Ulna-Shortening Osteotomy: Outcome and Repercussion of the Distal Radioulnar Joint Osteoarthritis

Plast Reconstr Surg. 2016 Jan;137(1):175-184. doi: 10.1097/PRS.0000000000001870.


Background: Ulnocarpal impaction syndrome occurs mostly in patients with positive ulnar variance. Ulnar-shortening osteotomy is a commonly used method to correct it, but degenerative changes may appear in the distal radioulnar joint. The authors evaluated outcome after ulnar-shortening osteotomy, particularly the impact of distal radioulnar joint osteoarthritis.

Methods: A 10-year study was performed of patients who underwent ulnar-shortening osteotomy.

Results: Forty-six patients were available for clinical examination and radiography. Twenty-nine wrists showed worsening or new osteoarthritis. A difference of preulnar variance and resection was noted: 4.64 mm and 4.48 mm, respectively, in the osteoarthritis group versus 3.50 mm and 3.38 mm in the group without osteoarthitis. Comparison of patients with osteoarthritis revealed a significant limitation of range of motion in flexion-extension (p = 0.009) and pronosupination (p = 0.028): 102 degrees and 138 degrees, respectively, in the osteroarthritis group versus 124 degrees and 155 degreees in the group without osterarthritis. The type of distal radioulnar joint differed significantly (p = 0.038), with a predominance of type I in the osterarthritis group and type II in the group without osterarthritis. Functional outcome was significantly worse in the osterarthritis group versus the group without osteoarthritis concerning the Patient-Rated Wrist Evaluation score (39.07 versus 22.59, p = 0.031), the Quick Disabilities of the Arm, Shoulder, and Hand score (27.38 versus 19.59, p = 0.017), and the modified Gartland-Werley score (76.72 versus 85.14, p = 0.027).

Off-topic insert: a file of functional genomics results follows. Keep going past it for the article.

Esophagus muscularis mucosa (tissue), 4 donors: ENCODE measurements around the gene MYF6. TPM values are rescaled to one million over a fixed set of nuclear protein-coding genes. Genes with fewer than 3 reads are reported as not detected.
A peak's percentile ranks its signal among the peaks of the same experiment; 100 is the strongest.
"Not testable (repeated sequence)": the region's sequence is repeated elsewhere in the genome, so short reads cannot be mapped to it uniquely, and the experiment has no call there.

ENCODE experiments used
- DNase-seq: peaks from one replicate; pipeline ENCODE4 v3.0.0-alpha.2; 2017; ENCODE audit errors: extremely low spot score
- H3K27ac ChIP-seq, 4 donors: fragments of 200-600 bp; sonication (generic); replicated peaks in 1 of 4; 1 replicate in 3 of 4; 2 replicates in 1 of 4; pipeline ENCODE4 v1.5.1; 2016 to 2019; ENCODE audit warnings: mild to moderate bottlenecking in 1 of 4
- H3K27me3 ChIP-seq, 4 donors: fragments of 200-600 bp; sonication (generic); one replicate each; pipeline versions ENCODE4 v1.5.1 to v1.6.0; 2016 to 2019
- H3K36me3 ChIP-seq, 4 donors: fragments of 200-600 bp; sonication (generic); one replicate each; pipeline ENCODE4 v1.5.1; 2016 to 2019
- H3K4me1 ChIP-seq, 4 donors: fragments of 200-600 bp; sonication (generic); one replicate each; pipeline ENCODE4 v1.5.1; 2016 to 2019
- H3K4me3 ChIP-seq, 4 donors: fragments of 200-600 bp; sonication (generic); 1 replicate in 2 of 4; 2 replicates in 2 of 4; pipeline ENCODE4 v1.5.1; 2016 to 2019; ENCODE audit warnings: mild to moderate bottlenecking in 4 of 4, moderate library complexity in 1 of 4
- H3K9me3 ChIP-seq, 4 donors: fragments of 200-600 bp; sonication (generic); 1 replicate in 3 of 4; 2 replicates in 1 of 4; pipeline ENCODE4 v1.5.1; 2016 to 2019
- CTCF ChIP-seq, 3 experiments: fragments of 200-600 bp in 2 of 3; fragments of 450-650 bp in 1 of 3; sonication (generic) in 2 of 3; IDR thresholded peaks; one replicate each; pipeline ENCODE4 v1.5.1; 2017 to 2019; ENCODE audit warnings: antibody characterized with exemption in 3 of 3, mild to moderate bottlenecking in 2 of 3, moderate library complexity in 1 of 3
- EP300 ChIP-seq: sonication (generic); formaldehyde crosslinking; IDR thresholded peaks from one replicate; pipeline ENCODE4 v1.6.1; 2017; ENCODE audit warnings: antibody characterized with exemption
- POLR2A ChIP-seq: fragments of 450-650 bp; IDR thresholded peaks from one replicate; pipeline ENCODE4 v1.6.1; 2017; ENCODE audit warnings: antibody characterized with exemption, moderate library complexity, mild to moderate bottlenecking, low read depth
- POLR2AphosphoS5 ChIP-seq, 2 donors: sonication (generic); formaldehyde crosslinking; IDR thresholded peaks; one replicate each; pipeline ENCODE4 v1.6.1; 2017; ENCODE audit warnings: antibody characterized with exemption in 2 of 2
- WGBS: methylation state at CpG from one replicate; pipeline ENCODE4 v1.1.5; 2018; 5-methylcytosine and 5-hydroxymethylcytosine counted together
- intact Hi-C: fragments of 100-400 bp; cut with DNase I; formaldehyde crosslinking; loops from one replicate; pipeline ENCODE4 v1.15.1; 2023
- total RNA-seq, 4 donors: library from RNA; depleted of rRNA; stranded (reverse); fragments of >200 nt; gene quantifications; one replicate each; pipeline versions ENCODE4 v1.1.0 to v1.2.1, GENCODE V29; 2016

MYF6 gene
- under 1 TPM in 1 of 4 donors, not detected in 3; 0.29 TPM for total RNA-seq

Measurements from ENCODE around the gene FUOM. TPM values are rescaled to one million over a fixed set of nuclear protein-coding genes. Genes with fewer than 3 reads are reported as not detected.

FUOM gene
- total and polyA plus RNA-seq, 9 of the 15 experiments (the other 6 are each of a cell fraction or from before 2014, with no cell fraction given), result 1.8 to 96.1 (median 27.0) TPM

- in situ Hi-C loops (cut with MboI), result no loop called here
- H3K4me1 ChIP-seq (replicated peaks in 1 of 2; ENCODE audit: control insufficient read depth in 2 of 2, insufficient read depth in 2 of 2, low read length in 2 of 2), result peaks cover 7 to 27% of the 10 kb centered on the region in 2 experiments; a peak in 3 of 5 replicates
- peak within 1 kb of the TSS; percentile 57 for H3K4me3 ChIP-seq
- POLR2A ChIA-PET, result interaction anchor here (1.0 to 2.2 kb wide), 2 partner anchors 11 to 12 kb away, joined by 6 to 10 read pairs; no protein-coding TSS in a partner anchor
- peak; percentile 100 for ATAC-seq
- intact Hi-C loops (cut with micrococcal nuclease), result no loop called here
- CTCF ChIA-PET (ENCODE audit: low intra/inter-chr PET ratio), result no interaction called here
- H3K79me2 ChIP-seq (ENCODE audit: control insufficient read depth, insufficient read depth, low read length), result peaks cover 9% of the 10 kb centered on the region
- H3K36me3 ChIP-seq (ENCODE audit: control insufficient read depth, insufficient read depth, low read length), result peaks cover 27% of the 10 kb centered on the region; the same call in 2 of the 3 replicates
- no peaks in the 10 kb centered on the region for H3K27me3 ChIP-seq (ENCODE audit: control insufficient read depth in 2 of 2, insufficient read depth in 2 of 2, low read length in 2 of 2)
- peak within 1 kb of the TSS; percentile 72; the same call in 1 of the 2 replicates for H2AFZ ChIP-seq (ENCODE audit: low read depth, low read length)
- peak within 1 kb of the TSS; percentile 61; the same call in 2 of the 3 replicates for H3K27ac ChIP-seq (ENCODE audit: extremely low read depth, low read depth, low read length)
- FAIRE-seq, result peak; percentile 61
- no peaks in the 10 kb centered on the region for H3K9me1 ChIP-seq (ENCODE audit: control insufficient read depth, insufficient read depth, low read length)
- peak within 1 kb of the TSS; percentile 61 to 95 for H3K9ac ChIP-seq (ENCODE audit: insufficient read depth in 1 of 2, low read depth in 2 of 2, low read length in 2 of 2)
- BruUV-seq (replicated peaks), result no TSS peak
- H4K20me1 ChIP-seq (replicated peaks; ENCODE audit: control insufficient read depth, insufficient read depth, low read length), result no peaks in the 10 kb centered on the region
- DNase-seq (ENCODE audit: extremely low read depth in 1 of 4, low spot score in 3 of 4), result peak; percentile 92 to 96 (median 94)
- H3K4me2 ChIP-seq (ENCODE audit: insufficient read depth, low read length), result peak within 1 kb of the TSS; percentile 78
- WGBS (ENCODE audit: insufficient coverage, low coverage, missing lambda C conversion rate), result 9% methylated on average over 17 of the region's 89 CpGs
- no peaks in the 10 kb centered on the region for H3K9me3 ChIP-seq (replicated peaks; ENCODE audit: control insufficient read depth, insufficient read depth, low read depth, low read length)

Conclusions: Ulnar-shortening osteotomy modifies the congruence of the distal radioulnar joint, and the type I joint may be at increased risk of arthrosis. Osteoarthritis has a clinical impact, and the amount of ulnar shortening should be limited to what is needed to avoid altering the functional outcome.

Clinical question/level of evidence: Therapeutic, III.

Publication types

  • Comparative Study

MeSH terms

  • Adult
  • Age Distribution
  • Aged
  • Cohort Studies
  • Female
  • Follow-Up Studies
  • France
  • Humans
  • Incidence
  • Male
  • Middle Aged
  • Osteoarthritis / epidemiology*
  • Osteoarthritis / etiology
  • Osteoarthritis / physiopathology
  • Osteotomy / adverse effects*
  • Osteotomy / methods
  • Pain Measurement
  • Radiography
  • Range of Motion, Articular / physiology*
  • Retrospective Studies
  • Severity of Illness Index
  • Sex Distribution
  • Ulna / surgery*
  • Wrist Joint / diagnostic imaging*
  • Wrist Joint / physiopathology